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May. 27th, 2003 | 04:00 pm
music: sad

So I was chatting with the cute coworker, and spent some time talking about people being attracted to others. In the process she strongly hinted that she was straight. (I briefly tried to suggest being bi was an option, but don't think that went anywhere). Though this was the expected answer, it's still a bit sad to loose the last few scraps of hope.

Then I helped show the photos for my other coworkers wedding.

So once again I'm feeling depressed about my inability to

Feh... Of recent times my solution to try avoiding being depressed by being reminded of the existence of romantic relationships is to throw myself into various projects (work and personal). One would think that living in the purely intellectual realm of code and science one would be able to avoid reminders of physical human contact, and yet reminders keep hunting me down.

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Comments {16}

T e s s

(no subject)

from: soulsong
date: May. 27th, 2003 04:06 pm (UTC)
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I'm not sure that lack of actual physical contact is the cause of loneliness. My partner is in Oceanside and I see him for only a week every three months, but talking every day and knowing he absolutely loves me is the thing that keeps the lonely pangs at bay. Just having one person who thinks I'm wonderful is all the self-esteem boost I'd ever need, however often we actually get to touch each other.

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Diane Trout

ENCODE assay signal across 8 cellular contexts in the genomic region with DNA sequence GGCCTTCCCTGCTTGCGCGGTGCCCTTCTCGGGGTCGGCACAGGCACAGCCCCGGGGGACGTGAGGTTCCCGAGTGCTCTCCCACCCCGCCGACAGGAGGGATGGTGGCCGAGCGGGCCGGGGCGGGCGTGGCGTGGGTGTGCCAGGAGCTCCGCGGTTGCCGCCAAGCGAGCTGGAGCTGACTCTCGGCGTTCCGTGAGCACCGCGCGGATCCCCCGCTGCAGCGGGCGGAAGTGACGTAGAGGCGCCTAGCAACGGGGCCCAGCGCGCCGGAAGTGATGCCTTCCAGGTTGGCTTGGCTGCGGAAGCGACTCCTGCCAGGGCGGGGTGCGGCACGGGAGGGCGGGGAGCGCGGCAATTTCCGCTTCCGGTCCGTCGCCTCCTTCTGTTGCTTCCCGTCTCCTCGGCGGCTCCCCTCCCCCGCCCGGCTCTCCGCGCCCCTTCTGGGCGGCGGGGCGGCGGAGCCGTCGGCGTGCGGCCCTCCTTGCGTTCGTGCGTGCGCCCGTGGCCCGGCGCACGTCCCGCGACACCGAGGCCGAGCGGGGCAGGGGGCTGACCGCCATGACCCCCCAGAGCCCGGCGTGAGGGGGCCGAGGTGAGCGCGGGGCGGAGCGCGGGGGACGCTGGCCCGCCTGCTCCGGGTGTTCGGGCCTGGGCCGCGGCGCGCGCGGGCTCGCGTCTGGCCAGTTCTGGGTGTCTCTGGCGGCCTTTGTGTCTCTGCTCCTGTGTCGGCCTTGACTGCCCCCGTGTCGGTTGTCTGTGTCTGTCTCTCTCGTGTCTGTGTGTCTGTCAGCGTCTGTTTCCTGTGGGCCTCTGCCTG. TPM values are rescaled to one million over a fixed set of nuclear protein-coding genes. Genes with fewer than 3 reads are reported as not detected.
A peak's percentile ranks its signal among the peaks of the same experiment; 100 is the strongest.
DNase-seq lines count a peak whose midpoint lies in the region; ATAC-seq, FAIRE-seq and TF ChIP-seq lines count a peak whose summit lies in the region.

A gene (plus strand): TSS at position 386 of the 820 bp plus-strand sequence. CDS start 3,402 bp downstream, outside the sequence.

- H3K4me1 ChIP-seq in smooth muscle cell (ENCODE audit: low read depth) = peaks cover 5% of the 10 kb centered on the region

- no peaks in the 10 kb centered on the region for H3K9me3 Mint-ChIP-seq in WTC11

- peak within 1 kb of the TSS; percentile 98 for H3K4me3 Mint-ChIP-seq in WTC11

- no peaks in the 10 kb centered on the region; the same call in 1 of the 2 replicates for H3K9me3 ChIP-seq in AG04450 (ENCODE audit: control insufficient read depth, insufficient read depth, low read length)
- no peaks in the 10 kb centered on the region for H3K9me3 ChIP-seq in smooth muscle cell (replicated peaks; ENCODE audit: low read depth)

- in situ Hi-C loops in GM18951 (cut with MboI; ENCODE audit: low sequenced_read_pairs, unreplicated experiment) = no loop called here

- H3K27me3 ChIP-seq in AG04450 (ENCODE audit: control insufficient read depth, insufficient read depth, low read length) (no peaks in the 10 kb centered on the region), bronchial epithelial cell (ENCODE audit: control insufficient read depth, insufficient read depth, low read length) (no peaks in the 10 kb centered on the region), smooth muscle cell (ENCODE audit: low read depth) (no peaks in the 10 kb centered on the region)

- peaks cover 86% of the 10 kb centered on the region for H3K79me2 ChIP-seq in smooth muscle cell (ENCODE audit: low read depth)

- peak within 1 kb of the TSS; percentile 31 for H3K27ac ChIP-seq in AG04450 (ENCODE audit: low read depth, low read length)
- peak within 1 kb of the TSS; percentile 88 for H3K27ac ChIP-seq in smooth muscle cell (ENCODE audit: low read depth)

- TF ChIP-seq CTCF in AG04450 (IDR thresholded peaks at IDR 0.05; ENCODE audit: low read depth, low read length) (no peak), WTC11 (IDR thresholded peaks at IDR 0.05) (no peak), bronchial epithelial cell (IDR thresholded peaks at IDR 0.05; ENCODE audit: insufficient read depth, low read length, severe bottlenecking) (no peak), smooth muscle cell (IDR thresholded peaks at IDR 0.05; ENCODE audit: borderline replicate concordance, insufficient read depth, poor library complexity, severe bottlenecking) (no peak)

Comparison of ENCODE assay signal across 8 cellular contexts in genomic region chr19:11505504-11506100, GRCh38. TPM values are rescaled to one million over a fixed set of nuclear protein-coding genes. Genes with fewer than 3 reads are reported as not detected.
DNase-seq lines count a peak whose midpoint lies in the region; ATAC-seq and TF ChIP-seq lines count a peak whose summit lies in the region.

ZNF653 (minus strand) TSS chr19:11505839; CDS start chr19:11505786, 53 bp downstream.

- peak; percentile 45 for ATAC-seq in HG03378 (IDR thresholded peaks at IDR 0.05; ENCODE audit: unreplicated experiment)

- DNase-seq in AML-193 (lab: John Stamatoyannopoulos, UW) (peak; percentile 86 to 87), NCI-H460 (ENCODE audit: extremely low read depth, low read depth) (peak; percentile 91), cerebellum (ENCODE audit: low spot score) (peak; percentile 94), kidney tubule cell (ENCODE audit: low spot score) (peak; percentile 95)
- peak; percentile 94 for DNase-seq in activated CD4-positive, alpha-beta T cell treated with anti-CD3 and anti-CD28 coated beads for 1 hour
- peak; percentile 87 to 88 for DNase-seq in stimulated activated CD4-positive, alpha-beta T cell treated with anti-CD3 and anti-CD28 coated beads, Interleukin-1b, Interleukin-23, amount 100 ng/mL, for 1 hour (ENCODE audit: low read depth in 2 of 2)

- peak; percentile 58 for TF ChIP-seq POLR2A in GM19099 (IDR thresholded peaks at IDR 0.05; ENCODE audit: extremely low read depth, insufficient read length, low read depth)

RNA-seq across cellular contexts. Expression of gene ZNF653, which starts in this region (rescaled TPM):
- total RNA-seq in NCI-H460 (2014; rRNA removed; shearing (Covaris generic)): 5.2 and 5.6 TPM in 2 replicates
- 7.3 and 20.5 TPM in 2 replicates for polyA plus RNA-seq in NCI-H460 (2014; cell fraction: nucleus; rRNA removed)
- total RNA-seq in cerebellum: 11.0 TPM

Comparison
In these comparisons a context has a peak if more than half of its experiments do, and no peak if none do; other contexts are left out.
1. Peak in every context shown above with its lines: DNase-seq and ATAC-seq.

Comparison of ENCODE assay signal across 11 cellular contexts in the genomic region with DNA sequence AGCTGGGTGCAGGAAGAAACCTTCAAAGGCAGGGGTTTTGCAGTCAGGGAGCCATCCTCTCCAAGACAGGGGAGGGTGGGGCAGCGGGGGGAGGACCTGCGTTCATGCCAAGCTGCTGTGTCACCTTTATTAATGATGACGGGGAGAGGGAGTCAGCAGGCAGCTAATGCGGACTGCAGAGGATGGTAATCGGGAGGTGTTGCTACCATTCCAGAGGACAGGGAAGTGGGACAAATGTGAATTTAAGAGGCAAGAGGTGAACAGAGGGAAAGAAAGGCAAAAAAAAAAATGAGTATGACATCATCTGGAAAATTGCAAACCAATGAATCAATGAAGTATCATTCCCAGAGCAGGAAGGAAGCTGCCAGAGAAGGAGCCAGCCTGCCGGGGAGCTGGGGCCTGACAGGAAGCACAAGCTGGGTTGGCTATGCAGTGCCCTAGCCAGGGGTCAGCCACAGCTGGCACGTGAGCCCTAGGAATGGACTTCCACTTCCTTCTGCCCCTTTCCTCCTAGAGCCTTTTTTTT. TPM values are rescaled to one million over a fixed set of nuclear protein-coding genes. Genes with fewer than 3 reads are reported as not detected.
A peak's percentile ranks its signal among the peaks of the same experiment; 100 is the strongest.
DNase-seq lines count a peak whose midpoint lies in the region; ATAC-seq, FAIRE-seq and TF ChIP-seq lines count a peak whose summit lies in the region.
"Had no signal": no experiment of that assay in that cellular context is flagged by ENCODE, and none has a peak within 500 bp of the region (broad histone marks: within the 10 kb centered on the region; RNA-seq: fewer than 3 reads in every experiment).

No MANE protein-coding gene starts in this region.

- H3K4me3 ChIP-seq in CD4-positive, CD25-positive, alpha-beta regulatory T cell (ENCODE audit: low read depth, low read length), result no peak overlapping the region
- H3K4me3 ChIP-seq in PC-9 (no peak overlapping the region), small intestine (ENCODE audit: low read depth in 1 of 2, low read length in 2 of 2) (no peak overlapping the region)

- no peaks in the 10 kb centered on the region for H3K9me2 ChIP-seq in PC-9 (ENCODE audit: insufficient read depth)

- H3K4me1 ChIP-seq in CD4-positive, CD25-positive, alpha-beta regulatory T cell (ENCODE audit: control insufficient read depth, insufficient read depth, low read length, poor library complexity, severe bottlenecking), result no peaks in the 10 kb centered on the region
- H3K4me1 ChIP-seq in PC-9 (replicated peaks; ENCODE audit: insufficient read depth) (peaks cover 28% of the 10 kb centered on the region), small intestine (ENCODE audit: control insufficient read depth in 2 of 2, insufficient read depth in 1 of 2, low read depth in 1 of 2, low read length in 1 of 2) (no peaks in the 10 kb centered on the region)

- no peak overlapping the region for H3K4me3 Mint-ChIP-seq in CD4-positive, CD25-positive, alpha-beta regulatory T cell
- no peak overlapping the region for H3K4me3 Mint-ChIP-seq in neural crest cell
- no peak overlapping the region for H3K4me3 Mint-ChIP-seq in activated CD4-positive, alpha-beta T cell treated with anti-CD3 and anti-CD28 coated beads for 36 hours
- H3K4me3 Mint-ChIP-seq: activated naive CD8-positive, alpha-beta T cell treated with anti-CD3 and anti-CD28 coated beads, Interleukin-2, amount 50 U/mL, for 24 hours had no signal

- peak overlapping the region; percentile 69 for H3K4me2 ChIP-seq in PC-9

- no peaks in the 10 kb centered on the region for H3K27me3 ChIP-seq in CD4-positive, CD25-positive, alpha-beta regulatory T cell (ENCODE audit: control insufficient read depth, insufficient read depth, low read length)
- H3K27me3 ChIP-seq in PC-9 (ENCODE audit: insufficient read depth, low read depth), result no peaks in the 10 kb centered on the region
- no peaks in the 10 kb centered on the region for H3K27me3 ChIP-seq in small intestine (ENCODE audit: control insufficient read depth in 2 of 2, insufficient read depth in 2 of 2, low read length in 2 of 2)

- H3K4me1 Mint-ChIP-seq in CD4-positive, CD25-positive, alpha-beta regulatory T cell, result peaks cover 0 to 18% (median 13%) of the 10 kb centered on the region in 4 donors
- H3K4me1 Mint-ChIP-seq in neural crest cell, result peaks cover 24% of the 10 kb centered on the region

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from: alienghic
date: May. 27th, 2003 05:41 pm (UTC)
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I'm still trying to figure out how to describe the differences between romantic relationships and close friendships. To me it seems that the major differences from close friends (at least in US society) and "Relationships" are prioritizing spending time together, level of commitment in planning for the future, and physical contact.

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T e s s

Re:

from: soulsong
date: May. 27th, 2003 05:48 pm (UTC)
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For me the difference is when someone makes you their number one priority in their life and you reciprocate.

I guess this doesn't work for poly people, but then I'm not polyamorous.

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Diane Trout

(no subject)

from: alienghic
date: May. 27th, 2003 06:12 pm (UTC)
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Poly people do provide an interesting data point in trying to define the difference between romance and friends, since in their case the line can be much fuzzier.

Also there are certainly examples of people for whom work or other causes are highly important to them, and their significant other is secondary, though their friends receive even less attention, and yet they still think they're in a "Relationship". (Though I'm not sure I want to define whether or not they actually are in a "Relationship" right now).

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T e s s

Re:

from: soulsong
date: May. 28th, 2003 02:10 am (UTC)
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I thought about the 'work before relationship' thing before you posted it, and yes there are things I'd put before any relationship, but this doesn't nullify my 'giving someone 1st priority' definition since the people I would give 1st priority to in my life would also share the things that have even higher priority. Otherwise, I'd just be asking for trouble.